How Medication Errors Work (and What You Should Know About Them)
Medication errors occur more frequently than most people believe. It’s all too easy for a doctor, a pharmacist, or another medical professional to slip up and either prescribe the wrong medication, or begin a chain of events that leads to improper administration.
In some cases, a medication error can result in little to no harm, with hardly noticeable effects in the patient. Other times, the results can be more severe; in some cases, a simple medication error can result in injury or death; and if you’re pregnant, it can result in birth injury or miscarriage.
So what types of medication errors are there, and how can you protect yourself?
Types of Medication Errors
Let’s look at some of the main types of medication errors that exist:
Prescription error. General prescription errors can take many different forms, but they all involve a doctor prescribing the “wrong” medication. For example, a doctor may prescribe a medication that was once thought to be effective, but that may now be viewed as damaging or obsolete. A doctor may also mistake the name of one medication for the name of another, ultimately prescribing an ineffective or harmful drug instead. Additionally, many medications interact with each other, sometimes in harmful ways; if a doctor recommends a medication that conflicts with something you’re already taking, they may be held responsible for committing an error.
Error by omission. In some cases, a medical prescription is practically necessary for you to get the care you need. If you need medication, but your doctor didn’t prescribe it to you, they could be responsible for your injuries or medical complications thereafter. This can be tricky to establish, since different doctors may recommend different forms of treatment. However, there are many clear cases in which a patient should have been prescribed a medication, but were denied that medication.
Timing errors. It’s also possible to commit an error when it comes to timing. Different prescriptions may be recommended to take a specific number of times per day, such as 4 times per day (every 6 hours) or 6 times per day (every 4 hours). If your doctor or pharmacist provides you with inaccurate timing, or recommends a timing that your body can’t appropriately handle, they may be responsible for the damage that results.
Dosage errors. Similarly, a doctor or medical professional may make a mistake when it comes to recommending the appropriate dosage. If you take too little of a prescription medication, it may not provide you with the benefits you need. If you take too much, you could run the risk of an overdose. This is especially dangerous if you’re taking multiple types of medications that interact with one another; a dose that’s too big could make matters more complicated.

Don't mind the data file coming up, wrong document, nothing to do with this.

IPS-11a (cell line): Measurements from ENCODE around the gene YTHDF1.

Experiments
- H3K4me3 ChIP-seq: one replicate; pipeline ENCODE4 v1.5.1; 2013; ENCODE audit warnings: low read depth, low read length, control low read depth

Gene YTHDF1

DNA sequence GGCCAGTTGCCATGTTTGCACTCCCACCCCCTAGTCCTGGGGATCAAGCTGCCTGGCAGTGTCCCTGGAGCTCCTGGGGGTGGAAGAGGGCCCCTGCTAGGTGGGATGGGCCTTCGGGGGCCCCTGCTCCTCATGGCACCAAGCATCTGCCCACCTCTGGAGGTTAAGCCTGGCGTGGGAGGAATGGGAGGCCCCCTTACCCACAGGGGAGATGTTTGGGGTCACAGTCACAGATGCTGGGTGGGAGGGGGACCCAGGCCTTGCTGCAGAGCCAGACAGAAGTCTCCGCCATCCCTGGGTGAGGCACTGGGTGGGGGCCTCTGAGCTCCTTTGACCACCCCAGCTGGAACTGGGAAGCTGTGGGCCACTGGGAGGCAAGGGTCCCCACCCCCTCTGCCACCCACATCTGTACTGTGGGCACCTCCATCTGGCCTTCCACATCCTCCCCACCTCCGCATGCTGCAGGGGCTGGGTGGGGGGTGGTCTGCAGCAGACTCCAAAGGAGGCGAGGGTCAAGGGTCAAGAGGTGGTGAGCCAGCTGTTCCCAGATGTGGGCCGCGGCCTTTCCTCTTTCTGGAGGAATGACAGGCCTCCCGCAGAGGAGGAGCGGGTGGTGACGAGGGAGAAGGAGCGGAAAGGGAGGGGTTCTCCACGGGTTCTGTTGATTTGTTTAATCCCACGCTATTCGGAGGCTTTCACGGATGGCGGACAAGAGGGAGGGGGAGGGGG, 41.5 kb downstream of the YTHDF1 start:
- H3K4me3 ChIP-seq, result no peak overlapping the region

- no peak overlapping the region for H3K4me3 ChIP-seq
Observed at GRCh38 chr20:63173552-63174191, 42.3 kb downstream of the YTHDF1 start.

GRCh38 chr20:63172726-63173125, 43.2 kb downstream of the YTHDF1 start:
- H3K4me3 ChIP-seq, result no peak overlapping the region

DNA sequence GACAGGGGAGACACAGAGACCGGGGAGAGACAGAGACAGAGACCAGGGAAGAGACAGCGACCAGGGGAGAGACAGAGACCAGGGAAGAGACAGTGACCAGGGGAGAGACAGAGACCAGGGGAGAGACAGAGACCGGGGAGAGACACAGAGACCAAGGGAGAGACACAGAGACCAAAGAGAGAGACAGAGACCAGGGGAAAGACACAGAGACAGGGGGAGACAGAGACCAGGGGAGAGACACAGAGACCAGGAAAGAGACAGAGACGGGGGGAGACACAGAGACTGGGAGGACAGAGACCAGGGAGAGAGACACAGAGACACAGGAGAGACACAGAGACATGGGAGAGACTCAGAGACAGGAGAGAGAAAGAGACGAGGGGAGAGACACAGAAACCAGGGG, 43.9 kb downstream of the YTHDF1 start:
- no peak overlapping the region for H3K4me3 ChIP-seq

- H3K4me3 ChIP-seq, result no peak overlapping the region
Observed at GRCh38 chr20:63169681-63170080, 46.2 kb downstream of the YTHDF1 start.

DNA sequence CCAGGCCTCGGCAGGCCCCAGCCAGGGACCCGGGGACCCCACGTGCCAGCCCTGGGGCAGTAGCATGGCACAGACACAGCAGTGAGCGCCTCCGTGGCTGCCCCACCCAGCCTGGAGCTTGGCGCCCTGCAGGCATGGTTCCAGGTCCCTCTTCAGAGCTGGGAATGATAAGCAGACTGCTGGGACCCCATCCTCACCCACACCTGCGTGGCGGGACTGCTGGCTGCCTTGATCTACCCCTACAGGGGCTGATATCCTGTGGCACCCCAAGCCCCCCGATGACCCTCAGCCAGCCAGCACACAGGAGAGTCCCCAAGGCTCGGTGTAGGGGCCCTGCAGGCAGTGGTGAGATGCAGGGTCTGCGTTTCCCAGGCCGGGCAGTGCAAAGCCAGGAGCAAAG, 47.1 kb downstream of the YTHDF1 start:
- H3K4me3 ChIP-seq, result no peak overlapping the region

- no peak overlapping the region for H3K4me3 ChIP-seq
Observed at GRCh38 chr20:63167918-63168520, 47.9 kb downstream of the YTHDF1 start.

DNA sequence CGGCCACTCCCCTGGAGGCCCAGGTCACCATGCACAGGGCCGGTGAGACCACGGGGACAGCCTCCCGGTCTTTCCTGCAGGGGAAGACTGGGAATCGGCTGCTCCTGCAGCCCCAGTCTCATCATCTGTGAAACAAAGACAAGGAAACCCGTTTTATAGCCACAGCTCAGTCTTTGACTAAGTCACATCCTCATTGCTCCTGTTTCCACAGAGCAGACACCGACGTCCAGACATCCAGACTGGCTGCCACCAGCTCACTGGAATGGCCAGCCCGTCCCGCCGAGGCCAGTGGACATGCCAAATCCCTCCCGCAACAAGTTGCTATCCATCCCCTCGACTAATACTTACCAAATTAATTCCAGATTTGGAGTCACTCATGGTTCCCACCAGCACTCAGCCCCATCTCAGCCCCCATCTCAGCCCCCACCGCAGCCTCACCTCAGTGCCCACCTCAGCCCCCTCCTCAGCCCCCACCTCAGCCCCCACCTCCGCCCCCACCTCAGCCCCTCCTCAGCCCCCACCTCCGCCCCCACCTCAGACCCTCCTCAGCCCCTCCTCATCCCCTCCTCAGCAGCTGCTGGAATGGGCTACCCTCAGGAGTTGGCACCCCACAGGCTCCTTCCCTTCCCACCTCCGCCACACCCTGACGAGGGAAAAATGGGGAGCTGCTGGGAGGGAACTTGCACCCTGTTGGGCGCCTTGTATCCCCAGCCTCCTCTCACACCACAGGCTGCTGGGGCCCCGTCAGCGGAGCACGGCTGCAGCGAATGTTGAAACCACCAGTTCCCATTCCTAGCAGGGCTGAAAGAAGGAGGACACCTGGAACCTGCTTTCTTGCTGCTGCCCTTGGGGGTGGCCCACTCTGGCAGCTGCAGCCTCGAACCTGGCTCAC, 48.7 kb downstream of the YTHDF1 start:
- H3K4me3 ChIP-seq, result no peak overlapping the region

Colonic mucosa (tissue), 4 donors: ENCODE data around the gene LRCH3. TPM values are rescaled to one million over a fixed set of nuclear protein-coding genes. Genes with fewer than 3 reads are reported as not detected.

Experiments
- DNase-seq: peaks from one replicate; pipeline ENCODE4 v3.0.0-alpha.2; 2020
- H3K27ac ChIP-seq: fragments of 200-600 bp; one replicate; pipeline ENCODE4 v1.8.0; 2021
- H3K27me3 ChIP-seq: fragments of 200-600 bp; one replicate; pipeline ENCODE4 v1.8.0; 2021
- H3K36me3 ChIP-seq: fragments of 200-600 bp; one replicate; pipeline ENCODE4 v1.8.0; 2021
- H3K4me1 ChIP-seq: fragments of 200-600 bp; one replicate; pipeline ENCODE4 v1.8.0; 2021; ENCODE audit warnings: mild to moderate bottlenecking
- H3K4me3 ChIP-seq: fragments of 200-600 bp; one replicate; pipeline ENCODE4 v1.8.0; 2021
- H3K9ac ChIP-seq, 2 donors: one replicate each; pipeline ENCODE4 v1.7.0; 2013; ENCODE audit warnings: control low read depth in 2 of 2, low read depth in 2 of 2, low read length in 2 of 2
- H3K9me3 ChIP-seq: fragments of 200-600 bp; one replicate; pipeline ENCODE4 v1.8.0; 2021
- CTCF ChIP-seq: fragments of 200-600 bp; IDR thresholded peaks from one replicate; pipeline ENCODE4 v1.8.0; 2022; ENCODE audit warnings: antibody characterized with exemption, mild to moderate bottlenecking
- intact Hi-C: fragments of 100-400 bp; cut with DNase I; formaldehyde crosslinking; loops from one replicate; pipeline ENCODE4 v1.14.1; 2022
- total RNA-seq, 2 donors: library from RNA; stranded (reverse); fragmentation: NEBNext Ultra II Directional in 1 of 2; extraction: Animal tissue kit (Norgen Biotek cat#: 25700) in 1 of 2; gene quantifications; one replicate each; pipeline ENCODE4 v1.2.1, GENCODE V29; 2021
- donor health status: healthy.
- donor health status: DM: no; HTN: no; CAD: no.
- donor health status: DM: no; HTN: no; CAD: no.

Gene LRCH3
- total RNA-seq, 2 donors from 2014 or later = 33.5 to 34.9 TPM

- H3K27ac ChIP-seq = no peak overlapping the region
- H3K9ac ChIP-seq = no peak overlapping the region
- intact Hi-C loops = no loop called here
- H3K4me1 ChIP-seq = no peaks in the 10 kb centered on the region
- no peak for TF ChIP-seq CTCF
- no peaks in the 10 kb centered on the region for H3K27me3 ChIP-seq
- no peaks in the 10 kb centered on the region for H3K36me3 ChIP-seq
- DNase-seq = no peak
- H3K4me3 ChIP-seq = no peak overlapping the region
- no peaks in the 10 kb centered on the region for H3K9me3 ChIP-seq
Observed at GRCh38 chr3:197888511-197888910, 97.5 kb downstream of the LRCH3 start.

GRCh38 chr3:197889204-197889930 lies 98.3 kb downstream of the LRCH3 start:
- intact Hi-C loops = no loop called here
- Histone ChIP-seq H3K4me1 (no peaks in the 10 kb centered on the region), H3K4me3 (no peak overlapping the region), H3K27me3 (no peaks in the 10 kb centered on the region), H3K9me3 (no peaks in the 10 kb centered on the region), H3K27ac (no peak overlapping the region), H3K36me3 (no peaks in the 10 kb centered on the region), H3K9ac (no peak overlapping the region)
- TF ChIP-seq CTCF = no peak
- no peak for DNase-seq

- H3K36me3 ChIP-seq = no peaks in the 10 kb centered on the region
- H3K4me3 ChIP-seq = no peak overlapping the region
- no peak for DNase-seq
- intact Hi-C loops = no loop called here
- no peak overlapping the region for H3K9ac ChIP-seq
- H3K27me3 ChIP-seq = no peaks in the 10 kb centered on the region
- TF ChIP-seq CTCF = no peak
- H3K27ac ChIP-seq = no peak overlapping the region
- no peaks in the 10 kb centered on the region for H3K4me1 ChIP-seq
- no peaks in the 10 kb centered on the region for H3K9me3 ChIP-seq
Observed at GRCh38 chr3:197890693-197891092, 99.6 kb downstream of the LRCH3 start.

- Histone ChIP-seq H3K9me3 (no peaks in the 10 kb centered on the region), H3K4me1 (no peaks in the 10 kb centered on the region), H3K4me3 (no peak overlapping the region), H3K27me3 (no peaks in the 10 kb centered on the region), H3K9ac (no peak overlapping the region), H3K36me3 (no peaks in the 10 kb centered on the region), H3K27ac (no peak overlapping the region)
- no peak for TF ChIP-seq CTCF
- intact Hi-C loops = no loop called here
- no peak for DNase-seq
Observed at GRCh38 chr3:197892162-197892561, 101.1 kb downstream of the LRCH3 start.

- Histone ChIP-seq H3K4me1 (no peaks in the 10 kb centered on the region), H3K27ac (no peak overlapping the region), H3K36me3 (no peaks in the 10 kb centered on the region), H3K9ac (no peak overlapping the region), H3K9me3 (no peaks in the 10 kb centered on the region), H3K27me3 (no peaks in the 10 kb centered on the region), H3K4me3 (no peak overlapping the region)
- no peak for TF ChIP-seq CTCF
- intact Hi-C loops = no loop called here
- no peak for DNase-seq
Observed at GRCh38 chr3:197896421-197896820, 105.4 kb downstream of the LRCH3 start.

Misreading or misinterpretation errors. It’s a running joke that doctors have terrible handwriting, but in practice, this bad habit can have devastating consequences. If the doctor writes you a prescription for a drug that you or your pharmacist misinterpret, it could leave you with a medication that doesn’t do what it’s supposed to—or one that can cause active harm to you.
Off-label prescription errors. Occasionally, a doctor will prescribe someone with a medication for purposes other than its original intention. This could be to capitalize on a beneficial side effect of that medication, or to provide relief from specific symptoms. While helpful in many cases, off-label prescription errors can also result in harm.
Improper administration errors. Finally, you could experience harm if you’re given inaccurate, inappropriate, misleading, or otherwise incomplete instructions on how to administer your medication. You may also be administered a medication directly, by a nurse or a doctor at the hospital or doctor’s office; if this is done incorrectly, you could be injured.
What to Do If You Suspect a Medication Error
If you suspect there’s been a medication error, there are several steps you can take. First, if you’re not confident in your doctor’s prescription, you can always seek a second opinion. Another doctor may be able to verify the prescription’s accuracy or recommend a different course of action. If you’re suffering from pain, or a medical complication, it’s even more important to seek the guidance of another medical professional.
If you believe your doctor took an improper course of action, which led to your injury or the injury or death of someone you love, your best course of action is to contact a medical malpractice lawyer. A lawyer will talk with you about your options, including the nature and strength of your case. Together, you’ll decide whether or not to move forward with legal action against your medical provider.
I’m a single mother of 2 living in Utah writing about startups, business, marketing, entrepreneurship, and health. I also write for Inc, Score, Manta, and Newsblaze